Progress or Regress?

It was Saturday today. I woke up at 4:00, as was the case with me, believe it or not. I had to admit that I didn’t even wash my face, brush my teeth, or drink a glass of water. I know all of them must be done the first thing in the morning, but I felt so pressed for time that I just couldn’t afford to spend one minute on any of those routines. Instead, I sat in front of the computer, which was on all night, and started to work on the rest of the essays. I had been writing 45 400-word Japanese essays for my upcoming book.

Another thing that had pressed me was the promise I made with my son. He was going to the swimming lesson for the weekend, and I would be swimming in the lane next to his. Since my son is four years old and he’s been progressing at a normal rate, his parents can only observe from far away; unless they buy and hold a membership and swim in the pool themselves. We used to swim together when he was still 1 year old, but that already seems eons ago.

You can put two and two together and correctly assume that I would have had to get the job done by 10:00, when he would leave home for the lesson. I got it done a little past ten, and tried to catch up. The lockers were mostly empty. I knew it. It was Saturday morning. Most businessmen drank a bit too much on Friday night and they could use some more sleep (unless their sleep is not interrupted by their kids). Another reason is that all those serious swimmers know that at this time of the weekend, there will be many kids taking swimming lessons in the same pool. It will be much better if they come to swim later for the day and use more space. At least they will be able to concentrate more without high-pitched, strident voices of 4-year-old monsters and their coaches.

My son was swimming so happily he didn’t even look around to see if there was a man with a big belly. But that was all right with me. So long as I witnessed him in the swimming pool, I felt like I had carried out my duty, just like the way I felt when I filed my tax return the previous week.

Later, we got together with the other members of the family and had lunch on the rooftop park of a nearby department store. We had enough sunshine to take off the coat, we met some new people with whom my kids started to play, and most importantly, we had a lot of fun.

Now I am back in my office (home). I sometimes wonder if this is what I should be doing, considering what other people are doing. Many of my fellow teachers work hard to get their books published, teach more slots, and study over the weekend. With two little kids, I can do half of them at best. I do not want to consider myself a proverbial husband who leaves everything except his work to his wife. I may almost sit on one stool, when I think of the other stool to sit on and then I may fall between them. I sometimes wonder.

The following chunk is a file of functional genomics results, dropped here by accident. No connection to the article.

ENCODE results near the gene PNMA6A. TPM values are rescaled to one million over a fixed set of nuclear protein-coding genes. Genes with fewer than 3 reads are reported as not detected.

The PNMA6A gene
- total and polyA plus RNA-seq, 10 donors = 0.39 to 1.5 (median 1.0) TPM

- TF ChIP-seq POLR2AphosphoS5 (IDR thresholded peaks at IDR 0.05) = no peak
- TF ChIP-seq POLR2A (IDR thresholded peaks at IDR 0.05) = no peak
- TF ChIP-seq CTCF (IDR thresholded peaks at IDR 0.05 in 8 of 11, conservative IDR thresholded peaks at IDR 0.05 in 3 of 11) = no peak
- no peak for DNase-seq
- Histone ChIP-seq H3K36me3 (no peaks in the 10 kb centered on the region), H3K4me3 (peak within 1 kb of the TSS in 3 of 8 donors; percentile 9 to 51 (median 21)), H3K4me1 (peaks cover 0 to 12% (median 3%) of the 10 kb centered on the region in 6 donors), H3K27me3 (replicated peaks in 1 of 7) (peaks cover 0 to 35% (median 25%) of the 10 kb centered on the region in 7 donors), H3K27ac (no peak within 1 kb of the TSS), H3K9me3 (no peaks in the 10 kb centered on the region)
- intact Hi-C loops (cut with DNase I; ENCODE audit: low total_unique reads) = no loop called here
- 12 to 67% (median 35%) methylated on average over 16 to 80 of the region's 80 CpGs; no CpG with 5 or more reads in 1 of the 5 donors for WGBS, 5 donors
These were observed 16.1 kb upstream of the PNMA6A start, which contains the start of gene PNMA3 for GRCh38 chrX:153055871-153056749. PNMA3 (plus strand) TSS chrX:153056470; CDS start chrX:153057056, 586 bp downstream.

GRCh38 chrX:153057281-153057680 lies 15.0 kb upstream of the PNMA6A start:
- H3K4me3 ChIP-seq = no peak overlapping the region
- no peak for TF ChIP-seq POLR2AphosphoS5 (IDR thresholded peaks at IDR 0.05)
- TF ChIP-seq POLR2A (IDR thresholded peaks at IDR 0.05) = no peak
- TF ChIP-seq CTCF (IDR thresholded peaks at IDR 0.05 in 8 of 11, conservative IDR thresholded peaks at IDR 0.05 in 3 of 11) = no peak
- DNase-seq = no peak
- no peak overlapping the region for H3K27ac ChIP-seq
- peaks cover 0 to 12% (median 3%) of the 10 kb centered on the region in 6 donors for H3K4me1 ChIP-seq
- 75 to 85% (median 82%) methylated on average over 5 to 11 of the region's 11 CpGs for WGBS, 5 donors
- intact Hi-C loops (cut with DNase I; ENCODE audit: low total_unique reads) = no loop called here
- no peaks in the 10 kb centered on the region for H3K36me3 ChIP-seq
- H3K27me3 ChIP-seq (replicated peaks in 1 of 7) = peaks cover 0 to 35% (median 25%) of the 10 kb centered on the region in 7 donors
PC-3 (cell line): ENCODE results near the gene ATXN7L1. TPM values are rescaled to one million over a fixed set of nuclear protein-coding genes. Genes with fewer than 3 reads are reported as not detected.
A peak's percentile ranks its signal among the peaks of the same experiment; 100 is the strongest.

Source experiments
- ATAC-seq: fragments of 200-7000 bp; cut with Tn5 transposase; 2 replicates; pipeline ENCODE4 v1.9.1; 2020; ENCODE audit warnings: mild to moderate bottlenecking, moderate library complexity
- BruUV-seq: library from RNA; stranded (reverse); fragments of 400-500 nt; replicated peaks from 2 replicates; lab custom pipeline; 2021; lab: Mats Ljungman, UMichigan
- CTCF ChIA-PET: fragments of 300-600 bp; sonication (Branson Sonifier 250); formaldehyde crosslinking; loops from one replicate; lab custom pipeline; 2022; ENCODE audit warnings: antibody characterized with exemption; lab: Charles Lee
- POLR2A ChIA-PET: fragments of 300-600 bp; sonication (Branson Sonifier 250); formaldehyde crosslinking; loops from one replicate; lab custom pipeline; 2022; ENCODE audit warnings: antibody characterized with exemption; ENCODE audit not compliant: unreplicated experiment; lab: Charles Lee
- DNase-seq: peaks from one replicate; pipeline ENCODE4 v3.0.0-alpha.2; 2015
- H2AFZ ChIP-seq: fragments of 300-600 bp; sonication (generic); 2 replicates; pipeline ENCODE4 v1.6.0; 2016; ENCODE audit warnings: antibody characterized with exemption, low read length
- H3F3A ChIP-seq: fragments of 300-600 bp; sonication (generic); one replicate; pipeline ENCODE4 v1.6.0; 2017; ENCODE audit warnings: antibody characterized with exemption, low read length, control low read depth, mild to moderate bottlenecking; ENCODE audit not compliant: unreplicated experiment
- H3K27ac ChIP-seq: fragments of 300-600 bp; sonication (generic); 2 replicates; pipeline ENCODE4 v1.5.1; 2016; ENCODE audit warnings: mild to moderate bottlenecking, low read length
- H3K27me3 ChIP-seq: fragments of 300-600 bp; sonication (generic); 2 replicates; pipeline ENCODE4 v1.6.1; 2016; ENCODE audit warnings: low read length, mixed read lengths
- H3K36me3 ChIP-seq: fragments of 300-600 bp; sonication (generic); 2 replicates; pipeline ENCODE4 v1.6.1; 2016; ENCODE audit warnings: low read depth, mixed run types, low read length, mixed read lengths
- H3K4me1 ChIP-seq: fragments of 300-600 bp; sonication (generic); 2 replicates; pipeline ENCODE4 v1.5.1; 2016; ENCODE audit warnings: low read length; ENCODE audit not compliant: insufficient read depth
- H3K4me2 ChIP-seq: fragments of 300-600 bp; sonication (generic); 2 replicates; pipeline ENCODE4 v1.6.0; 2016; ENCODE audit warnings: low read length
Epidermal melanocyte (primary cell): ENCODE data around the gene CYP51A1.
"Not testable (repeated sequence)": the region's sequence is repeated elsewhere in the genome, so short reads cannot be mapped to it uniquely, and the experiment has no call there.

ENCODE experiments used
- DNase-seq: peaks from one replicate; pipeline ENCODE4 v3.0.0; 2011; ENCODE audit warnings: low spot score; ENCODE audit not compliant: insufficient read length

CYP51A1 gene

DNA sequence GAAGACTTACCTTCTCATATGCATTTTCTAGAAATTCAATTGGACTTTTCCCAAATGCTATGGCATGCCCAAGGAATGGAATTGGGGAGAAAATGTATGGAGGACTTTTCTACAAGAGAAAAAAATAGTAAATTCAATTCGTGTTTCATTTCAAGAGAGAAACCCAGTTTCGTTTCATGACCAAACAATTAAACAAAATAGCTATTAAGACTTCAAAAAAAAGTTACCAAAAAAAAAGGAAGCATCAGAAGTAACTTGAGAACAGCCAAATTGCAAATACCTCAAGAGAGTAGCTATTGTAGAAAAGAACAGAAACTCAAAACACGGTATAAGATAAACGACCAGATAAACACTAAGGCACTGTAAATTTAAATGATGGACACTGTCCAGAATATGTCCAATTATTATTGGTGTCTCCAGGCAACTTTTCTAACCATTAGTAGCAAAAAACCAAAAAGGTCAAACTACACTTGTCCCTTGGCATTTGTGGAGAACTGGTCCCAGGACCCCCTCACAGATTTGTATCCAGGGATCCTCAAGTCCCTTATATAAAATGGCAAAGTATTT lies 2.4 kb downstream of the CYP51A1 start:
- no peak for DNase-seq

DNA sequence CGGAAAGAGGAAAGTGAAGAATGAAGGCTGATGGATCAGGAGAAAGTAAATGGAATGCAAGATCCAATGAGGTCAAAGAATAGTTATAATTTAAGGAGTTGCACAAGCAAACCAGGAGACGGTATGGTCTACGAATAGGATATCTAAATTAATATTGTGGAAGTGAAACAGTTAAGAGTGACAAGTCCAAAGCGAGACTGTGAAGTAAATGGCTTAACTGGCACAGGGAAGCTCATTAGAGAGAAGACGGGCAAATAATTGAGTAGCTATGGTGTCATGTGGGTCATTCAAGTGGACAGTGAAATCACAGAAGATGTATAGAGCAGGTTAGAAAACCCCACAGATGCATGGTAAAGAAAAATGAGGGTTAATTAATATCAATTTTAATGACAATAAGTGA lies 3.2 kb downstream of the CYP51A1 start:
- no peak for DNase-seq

You know, when you are young, people always encourage you to be ambitious toward the future, but as you grow, you need to compromise and  forget about your ambition and to regress a bit. That is how older people become more conservative. I can feel that way, too. The thing is that I am still struggling for my ambition, while keeping a good work-life balance. Probably I am not that old yet, which is good news to me. I will keep struggling, for sure, if that’s a sign of youth.

Preparation may outweigh vocabulary.

What I wanted to say was that the TOEFL is a test. When it comes to a test, there should always be a certain amount of preparation, especially when you know what questions will be asked. If you know that you will be asked to describe the most impressive book you have ever read, and yet you intentionally try not to prepare for it because you believe this is a language test that does not judge what you say, but how you say it, then, you should be prepared for the consequences. Be better prepared!

That’s what I said in the Daily TOEFL 17 video. If you are interested, visit http://youtu.be/dtLVm9JvnlI

And this week, I taught another speaking class, where we practiced this very hard question.

What are some of the qualities of a good neighbor?

The hardest part, for most test-takers, would be their lack of adjectives that express people’s nature. They come up with “kindness” and turn quiet for the rest of the allocated time. Why? Because they don’t have many “kind” neighbors?

They may even make a complaint or criticize themselves for not having large enough vocabulary. However, vocabulary may not solve this type of problems. After all, their main complaints would be, “I can’t do this even in my native language!” Then, it would be almost impossible to solve this problem by enriching their vocabulary; even if they have the equivalent amount of vocabulary to their mother tongue, the result would not be different.

That is where preparation for the test matters.

We have only several similar speaking prompts. So make your own response to each one of them as you prepare for the test itself.

What are some of the qualities of a good…neighbor / son or daughter/ teacher / student /parent / marriage partner?

Now, you know the question.

It’s up to you if you can make it to the next TOEFL test. If you are ill-prepared, you will end up repeating the complaint: I can’t do this even in Japanese.

 

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My TOEFL Speaking / Writing Workshop will be held on March 22.

Hope to see you there!

Also offered by my English school are…

TOEFL 80 on-ground course

Monthly online course

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